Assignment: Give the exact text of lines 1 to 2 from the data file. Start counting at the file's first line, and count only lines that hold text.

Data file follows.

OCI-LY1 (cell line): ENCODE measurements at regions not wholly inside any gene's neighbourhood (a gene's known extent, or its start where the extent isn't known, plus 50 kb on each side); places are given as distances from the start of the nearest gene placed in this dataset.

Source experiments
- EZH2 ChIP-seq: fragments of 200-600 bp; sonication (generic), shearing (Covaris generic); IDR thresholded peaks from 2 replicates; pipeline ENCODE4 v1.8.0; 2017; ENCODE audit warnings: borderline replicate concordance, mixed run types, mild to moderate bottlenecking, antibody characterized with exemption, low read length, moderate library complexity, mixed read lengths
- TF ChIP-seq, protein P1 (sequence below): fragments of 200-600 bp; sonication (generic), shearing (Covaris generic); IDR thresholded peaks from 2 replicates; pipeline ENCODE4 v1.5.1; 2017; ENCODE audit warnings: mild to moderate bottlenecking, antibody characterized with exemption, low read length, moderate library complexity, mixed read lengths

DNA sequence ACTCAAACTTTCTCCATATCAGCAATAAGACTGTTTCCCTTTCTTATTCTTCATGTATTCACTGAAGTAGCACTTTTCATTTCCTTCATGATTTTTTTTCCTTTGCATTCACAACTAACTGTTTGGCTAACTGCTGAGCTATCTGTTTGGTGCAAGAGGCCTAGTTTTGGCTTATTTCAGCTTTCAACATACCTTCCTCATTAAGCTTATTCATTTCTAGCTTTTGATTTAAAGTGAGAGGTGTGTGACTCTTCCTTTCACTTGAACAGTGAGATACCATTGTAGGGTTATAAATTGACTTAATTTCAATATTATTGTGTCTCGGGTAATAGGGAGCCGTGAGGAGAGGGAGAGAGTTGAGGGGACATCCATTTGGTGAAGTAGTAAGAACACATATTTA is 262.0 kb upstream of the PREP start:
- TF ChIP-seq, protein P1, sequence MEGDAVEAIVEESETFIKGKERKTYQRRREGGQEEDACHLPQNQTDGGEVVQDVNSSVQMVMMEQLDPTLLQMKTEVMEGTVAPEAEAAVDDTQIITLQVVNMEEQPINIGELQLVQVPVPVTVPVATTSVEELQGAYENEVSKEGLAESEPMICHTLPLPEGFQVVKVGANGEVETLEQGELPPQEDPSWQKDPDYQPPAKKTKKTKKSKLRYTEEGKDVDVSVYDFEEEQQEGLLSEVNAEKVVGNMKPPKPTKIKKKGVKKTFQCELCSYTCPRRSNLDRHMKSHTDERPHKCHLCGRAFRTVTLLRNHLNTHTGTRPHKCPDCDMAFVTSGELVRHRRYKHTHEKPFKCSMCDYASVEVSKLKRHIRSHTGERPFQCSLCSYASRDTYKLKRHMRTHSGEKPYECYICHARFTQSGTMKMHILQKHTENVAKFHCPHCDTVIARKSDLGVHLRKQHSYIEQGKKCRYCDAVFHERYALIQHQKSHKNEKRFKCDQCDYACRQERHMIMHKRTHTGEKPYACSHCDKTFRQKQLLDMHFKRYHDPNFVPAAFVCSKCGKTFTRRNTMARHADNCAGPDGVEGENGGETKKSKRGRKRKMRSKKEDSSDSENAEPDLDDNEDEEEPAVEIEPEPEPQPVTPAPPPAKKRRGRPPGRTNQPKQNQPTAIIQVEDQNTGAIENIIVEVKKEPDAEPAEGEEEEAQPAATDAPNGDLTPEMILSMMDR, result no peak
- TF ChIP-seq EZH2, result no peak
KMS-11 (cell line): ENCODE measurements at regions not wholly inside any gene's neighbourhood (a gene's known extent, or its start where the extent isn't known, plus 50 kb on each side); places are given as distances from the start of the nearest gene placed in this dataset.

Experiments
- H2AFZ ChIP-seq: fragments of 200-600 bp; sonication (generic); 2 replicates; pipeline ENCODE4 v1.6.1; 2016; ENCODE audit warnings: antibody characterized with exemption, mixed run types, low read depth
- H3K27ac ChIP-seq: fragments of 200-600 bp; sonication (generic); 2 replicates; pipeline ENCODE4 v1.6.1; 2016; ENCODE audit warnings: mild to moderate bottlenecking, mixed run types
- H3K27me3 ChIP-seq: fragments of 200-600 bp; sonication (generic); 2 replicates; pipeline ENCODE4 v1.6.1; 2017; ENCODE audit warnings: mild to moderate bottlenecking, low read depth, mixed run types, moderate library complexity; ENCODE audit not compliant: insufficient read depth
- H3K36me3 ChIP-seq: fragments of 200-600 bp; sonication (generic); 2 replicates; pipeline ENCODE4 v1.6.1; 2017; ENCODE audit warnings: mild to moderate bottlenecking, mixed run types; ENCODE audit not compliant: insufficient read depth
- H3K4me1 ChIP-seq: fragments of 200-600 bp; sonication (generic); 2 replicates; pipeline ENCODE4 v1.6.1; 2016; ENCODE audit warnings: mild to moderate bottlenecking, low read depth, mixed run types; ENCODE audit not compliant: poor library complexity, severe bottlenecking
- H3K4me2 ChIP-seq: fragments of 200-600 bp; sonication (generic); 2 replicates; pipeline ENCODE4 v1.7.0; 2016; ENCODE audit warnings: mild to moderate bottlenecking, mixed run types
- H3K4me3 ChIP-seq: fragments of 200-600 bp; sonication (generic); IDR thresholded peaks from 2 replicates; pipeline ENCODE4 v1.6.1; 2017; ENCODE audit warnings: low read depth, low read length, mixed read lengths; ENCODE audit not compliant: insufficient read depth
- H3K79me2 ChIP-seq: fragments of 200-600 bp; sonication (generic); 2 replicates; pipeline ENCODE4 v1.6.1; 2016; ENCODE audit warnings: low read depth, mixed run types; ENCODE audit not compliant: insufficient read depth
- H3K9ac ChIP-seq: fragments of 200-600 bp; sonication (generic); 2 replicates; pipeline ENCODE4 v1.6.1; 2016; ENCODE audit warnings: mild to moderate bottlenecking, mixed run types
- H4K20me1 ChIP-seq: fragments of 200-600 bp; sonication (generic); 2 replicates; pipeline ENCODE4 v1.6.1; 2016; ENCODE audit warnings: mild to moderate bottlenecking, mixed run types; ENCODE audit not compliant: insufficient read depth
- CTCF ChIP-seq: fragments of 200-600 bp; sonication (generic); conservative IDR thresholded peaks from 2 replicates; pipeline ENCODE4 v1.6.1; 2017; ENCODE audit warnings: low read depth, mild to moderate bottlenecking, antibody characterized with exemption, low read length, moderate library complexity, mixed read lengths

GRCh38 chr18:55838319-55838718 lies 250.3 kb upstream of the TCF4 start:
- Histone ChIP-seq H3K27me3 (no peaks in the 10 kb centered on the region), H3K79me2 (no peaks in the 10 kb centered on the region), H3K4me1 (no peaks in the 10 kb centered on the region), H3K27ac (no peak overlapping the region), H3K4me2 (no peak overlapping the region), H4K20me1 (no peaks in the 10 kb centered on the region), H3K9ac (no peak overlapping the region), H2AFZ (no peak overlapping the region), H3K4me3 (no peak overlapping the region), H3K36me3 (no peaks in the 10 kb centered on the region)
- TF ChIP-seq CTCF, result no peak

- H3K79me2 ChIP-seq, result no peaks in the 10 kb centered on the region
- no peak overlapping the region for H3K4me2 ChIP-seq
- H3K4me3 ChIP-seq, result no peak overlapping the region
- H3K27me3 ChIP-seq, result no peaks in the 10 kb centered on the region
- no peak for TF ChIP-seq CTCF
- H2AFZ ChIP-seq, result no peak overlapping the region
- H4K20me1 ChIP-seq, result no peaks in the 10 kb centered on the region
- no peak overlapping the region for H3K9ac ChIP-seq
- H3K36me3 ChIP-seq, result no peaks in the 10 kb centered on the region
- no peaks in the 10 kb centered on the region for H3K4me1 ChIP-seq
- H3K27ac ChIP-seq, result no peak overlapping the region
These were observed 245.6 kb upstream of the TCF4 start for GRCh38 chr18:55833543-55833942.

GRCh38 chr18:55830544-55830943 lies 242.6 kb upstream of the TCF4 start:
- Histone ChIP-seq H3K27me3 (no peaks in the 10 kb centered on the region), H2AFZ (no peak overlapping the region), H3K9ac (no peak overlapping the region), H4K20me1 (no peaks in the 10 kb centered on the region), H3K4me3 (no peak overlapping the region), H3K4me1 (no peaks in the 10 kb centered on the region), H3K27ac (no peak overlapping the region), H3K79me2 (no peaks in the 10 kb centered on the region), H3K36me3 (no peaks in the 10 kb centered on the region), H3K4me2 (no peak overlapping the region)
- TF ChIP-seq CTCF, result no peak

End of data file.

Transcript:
OCI-LY1 (cell line): ENCODE measurements at regions not wholly inside any gene's neighbourhood (a gene's known extent, or its start where the extent isn't known, plus 50 kb on each side); places are given as distances from the start of the nearest gene placed in this dataset.

Source experiments